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Nanoelectronic Modeling Lecture 19: Introduction to RTDs - Asymmetric Structures

By Gerhard Klimeck

Purdue University

Published on

Abstract

The previous lecture indicated that the quantum charge self-consistency changes the I-V curve of an RTD qualitatively compared to the semi-classical (Thomas-Fermi) charge model. This change in the I-V curve really can be related to the charge accumulation inside the RTD and the emitter well. This lecture explores this effect in more detail by targeting an RTD that has a deliberate asymmetric structure. The collector barrier is chosen thicker than the emitter barrier. With this set-up we expect that the tunneling rate into the RTD from the emitter is faster than the tunneling rate from the RTD into the collector. That means that we expect to see a charge accumulation in forward bias such that the charge inside the RTD is larger than the symmetric case considered in the previous section. In the reverse bias direction we expect to see the opposite, carrier exit the central RTD faster than they can tunnel in from the emitter. The central resonance will be empty. These two different charge behaviors result in dramatically different I-V curves in forward and reverse bias. The behavior can be nicely explained by the traces of the resonance energies as well as the sheet charge densities in the central RTD and the emitter. A comparison between the sheet charge densities and the current-voltage curve reveals that the tunneling rates through the RTD must be very strong functions of energy.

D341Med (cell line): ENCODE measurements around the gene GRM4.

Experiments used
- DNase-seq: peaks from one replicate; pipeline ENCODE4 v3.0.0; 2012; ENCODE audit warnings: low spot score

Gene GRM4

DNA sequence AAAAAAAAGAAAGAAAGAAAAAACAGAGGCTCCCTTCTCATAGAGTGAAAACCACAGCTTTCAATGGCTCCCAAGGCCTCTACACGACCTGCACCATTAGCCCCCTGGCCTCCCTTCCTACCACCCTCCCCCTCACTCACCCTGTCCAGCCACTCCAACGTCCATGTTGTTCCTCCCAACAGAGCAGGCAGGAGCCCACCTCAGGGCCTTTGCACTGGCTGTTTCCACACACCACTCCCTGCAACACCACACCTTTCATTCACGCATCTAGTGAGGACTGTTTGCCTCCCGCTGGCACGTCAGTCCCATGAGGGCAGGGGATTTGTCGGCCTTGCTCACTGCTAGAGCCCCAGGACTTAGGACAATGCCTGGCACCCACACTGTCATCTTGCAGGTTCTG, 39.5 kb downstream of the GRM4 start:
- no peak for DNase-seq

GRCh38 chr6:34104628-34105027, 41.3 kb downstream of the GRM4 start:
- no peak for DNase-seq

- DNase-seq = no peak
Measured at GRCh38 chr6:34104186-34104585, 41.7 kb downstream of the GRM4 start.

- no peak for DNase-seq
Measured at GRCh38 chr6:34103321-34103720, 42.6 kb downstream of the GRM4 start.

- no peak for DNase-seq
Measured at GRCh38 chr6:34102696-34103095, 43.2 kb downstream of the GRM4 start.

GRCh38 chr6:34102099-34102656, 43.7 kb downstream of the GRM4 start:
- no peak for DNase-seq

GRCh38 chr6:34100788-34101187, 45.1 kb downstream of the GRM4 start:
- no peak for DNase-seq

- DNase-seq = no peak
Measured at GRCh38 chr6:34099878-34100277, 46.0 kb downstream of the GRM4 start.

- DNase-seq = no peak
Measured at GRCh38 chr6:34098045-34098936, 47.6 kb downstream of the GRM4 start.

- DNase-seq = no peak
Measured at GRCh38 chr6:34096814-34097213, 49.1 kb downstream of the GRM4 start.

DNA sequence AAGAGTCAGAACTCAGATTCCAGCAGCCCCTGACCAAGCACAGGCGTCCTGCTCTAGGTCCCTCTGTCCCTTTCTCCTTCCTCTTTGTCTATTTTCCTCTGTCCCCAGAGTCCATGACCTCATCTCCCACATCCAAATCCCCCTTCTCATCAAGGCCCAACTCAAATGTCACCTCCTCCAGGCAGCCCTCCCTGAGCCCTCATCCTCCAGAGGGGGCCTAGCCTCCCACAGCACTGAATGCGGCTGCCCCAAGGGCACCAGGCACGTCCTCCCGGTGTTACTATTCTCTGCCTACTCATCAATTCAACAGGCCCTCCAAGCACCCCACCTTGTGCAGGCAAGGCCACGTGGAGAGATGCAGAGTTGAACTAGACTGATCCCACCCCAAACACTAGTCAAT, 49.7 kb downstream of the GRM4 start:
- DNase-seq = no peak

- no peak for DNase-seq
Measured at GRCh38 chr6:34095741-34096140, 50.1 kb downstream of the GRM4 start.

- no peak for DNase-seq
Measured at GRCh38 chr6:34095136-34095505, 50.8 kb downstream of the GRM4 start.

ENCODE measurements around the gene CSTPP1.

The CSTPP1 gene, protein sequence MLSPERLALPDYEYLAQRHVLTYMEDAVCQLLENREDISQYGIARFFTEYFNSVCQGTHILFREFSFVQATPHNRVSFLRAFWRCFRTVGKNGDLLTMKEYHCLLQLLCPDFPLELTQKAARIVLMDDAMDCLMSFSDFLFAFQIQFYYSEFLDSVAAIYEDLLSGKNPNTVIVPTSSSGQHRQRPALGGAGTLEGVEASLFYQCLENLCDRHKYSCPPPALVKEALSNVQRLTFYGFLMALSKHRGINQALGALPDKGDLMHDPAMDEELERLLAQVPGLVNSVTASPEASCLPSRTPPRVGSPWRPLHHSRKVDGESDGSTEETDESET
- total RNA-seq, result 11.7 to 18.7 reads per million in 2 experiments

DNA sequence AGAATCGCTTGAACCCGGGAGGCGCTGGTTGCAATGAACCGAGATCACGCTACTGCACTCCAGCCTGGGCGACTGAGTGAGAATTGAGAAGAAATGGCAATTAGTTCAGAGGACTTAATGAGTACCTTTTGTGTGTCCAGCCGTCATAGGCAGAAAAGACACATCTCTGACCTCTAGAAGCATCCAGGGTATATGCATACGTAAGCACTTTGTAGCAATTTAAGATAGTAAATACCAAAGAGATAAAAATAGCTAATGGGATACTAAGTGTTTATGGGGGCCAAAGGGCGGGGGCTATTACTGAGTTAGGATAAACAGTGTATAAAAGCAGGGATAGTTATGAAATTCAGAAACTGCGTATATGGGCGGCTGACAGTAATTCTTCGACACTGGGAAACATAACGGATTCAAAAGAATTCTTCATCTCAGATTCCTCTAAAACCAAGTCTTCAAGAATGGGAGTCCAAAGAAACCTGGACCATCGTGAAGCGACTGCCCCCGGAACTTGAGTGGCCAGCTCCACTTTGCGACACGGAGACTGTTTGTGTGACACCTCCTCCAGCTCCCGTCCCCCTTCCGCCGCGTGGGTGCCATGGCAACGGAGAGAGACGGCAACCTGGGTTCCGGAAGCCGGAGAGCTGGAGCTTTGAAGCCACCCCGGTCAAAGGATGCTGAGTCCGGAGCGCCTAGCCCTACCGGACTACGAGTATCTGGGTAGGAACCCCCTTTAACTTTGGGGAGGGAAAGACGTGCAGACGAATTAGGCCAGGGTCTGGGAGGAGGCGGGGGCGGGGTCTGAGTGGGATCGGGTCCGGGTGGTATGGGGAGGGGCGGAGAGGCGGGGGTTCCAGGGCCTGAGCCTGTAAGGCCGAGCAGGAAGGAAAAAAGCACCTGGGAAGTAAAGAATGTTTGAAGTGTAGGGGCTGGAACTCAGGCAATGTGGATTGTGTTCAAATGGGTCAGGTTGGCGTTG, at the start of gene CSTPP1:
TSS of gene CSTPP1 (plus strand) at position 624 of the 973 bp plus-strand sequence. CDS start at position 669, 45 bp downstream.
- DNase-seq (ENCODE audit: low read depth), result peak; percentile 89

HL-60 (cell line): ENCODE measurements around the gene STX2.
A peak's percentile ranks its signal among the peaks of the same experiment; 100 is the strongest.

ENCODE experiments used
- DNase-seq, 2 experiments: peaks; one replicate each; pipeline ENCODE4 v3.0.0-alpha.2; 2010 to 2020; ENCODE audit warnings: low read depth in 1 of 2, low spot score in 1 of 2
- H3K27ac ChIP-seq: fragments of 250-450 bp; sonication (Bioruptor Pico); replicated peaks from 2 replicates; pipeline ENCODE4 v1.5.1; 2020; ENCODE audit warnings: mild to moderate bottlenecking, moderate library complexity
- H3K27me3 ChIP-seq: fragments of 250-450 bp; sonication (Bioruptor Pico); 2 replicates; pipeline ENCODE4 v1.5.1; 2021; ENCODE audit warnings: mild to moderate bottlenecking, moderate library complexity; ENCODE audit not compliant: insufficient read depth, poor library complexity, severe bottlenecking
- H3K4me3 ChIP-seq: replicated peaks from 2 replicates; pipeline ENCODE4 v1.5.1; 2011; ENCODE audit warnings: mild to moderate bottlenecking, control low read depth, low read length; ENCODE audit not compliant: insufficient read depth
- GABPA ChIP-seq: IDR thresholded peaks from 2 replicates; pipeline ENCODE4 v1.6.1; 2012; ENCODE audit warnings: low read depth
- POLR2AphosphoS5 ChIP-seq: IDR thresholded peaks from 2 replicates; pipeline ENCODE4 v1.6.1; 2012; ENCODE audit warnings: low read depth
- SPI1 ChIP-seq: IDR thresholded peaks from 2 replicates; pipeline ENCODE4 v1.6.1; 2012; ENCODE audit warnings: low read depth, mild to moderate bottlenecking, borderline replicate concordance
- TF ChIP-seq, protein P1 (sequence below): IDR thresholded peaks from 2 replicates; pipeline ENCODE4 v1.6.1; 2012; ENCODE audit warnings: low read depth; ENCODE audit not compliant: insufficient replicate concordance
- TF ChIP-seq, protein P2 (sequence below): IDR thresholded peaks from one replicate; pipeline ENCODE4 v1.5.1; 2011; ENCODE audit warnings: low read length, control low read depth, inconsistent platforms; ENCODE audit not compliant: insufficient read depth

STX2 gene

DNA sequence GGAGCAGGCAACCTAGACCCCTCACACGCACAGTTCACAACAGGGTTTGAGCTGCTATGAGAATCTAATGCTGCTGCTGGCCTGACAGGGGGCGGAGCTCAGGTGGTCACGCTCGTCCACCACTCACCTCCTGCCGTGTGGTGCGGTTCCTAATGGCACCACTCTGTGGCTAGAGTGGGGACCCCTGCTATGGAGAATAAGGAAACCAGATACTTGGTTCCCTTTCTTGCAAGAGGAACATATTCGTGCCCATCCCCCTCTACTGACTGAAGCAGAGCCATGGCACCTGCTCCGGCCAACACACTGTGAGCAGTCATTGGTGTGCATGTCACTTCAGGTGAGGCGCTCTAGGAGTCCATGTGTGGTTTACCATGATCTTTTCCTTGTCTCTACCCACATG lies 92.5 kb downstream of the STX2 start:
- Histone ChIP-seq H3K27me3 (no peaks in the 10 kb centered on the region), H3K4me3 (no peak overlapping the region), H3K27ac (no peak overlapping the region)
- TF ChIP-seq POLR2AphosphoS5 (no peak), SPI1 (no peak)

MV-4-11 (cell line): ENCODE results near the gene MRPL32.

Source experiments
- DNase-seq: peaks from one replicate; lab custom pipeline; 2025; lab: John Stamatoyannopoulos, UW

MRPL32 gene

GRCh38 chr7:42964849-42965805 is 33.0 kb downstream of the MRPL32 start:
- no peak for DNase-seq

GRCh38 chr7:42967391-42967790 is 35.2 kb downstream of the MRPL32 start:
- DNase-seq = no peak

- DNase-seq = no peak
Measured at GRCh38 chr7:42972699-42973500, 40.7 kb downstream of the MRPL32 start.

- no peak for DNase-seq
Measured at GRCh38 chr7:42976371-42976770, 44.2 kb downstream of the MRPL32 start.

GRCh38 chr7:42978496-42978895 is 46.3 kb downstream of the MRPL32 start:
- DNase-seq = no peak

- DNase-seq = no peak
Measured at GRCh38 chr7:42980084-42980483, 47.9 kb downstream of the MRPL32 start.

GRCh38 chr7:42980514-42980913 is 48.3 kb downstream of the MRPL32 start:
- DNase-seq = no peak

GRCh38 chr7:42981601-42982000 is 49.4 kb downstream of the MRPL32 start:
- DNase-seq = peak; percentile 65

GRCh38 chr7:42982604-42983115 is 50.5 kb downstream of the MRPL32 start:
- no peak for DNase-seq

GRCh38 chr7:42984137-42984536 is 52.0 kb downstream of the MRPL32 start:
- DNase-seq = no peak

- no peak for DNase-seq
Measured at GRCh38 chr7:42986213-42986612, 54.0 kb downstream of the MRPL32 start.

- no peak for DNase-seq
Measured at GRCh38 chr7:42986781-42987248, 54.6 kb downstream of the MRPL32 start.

Learning Objectives:

  1. An asymmetric RTD with different emitter and collector barriers shows dramatically different current voltage characteristics in the forward and reverse bias directions.
  2. The different behavior in the forward and the reverse bias direction is due to charge accumulation and depletion, respectively, in the central RTD in the two different bias directions.
  3. Valley current is increased in a quantum charge-self-consistent calculation (Hartree) compared to calculation based on potential derived from a semi-classical charge (Thomas-Fermi)
  4. Hopping matrix elements G are strong function of bias
    • need to be cautious about analytical formulas!

Cite this work

Researchers should cite this work as follows:

  • Gerhard Klimeck (2010), "Nanoelectronic Modeling Lecture 19: Introduction to RTDs - Asymmetric Structures," http://nanohub.org/resources/8202.

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Time

Location

Università di Pisa, Pisa, Italy

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